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Fokn Ode to Ghana: Fokn Bois Album Review


The “Foes of Kwame Nkrumah” as they like to call themselves, popularly known as the FOKN Bois, are back at it again!

The rather controversial duo is  known for using their music to express their thoughts and opinions on social, political and, most often than not, general issues. Over the years, they’ve succeeded in sending their messages across in a very controversial yet entertaining and catchy way, always drawing the attention of music lovers to their new releases. The duo since the release of the sequel to their pidgin musical- the first pidgin musical in the world- Coz Ov Moni 2 (The FOKN Revenge) in 2014, had not released any major project till the 2nd of July 2016 when they released a  21-track mixtape titled FOKN ODE TO GHANA.

FOKN ODE to Ghana is literally a Mixtape in the sense that it’s contents are random and vary from trending social issues, to political issues among others which are mostly the subject for discussion on most social media platforms. The production of this tape was handled by several seasoned producers and the duo themselves. It’s a very entertaining yet educative project. It portrays the musical potential that FOKN Bois possess and it’s different from the secular and regular Ghanaian industry music that most Ghanaians are used to.

With a mix of their english and pidgin style of rap, the FOKN duo enters with Arrival. After a proverb is said by an anonymous speaker in Ga, a local Ghanaian dialect, they briefly rhyme over a smooth beat talking about everyday activities that occur in Ghana to quickly give an overview of the content of the mixtape. Robot X Shuffle worked on production for this tune. This song’s production was tight. The producer does a lot with the instruments and it gives it a really cool vibe. It’s a danceable tune but it still captures the attention of the listener to the content of the song.

The “Award-winning Gospel Porn duo” come back to rap about the current situation in Ghana and express their opinions in the process. “Things no dey be, but we dey pretend say we dey live the high life“, this is the hook to the song-  Live The Highlife produced by GHprodu. Legalization of marijuana, hygiene, corruption, power crisis and water shortage in Ghana are some of the issues that were addressed on this song. I gathered from listening that the theme behind this song is simply the issue of pretense among the general Ghanaian public, i.e. acting like all is well amidst all the turmoil the country is in. The rhymes are carefully schemed and the choice of beat is also smooth and pleasurable to listen to. The delivery on this song makes it interesting to listen to and has an African feel. It’s a head nodder and comes with a “handkerchief-waving” vibe.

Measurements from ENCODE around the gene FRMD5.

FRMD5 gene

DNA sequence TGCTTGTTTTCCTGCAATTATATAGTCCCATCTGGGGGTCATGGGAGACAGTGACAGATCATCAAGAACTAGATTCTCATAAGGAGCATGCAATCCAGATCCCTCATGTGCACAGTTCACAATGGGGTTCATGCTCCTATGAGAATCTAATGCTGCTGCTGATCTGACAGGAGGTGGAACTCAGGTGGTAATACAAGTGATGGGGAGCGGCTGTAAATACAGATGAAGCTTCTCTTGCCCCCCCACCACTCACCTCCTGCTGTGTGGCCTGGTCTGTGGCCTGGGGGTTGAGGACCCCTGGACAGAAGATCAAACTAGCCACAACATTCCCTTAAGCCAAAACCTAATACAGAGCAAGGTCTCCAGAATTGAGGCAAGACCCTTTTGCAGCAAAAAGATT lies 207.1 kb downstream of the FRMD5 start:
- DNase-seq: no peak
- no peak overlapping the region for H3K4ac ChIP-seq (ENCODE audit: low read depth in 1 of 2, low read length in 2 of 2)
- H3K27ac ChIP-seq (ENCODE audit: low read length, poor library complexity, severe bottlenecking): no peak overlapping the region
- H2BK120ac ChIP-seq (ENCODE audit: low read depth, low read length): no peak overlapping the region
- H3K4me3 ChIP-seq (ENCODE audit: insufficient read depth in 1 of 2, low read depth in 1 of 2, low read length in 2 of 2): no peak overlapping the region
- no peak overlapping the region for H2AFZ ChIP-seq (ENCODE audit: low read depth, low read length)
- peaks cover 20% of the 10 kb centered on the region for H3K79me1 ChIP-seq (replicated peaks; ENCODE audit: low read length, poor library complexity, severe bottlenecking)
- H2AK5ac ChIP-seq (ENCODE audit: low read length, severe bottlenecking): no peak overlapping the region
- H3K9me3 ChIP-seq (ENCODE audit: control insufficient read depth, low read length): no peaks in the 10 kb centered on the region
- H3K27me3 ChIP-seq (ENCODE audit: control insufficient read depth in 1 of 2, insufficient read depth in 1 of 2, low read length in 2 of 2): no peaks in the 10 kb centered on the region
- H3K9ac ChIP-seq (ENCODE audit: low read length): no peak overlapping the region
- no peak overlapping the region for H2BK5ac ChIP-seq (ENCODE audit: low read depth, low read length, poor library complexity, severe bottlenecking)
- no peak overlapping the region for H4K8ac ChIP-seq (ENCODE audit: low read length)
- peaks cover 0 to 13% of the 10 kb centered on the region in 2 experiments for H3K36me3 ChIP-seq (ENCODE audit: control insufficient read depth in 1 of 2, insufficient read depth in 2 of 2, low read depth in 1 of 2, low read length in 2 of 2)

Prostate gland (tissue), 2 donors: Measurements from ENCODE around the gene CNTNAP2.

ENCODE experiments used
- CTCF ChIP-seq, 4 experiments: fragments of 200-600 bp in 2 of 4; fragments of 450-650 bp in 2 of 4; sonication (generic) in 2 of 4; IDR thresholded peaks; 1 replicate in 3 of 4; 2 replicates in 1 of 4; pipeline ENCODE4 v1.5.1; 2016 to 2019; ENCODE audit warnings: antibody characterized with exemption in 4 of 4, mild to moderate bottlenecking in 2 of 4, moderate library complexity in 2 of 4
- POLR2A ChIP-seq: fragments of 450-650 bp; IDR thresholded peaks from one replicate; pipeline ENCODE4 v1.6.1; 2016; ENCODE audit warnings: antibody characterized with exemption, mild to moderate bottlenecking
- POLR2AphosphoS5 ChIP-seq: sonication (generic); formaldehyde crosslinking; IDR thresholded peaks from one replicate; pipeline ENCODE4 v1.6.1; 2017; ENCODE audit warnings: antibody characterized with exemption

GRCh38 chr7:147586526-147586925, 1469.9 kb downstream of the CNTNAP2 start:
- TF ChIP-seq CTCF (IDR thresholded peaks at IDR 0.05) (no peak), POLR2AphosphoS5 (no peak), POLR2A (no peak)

One of my personal favorites on this project so far comes third on the tracklist. Cleverly put together, Mugu Yaro talks about “politricks” and some of the “politrickal” (That’s definitely coined) parties involved in spreading lies and making empty promises to the Ghanaian populace. The lyrics at the beginning of this song seem a bit directed at two political parties and a flag bearer of one in Ghana. FOKN bois are telling them to cease playing with Ghanaian minds as though they were games, we hear that on the hook “Mario sonic you dey play games, chess dummy you dey play games, tetris candy crush still dey play games hide and seek four corners shun dey play games“. Mugu is here explained as a foreigner who falls for lies and trickery on the internet by scammers and fraudsters and Yaro as a master of Deception, hence a perfect title based on the concept of the song. Mugu Yaro was produced by Ja-Kova. This song has everything a good song needs. It also contains an element of laughter due to the content, kind of lyrics and delivery and it shows how much mastery FOKN Bois have made of their craft.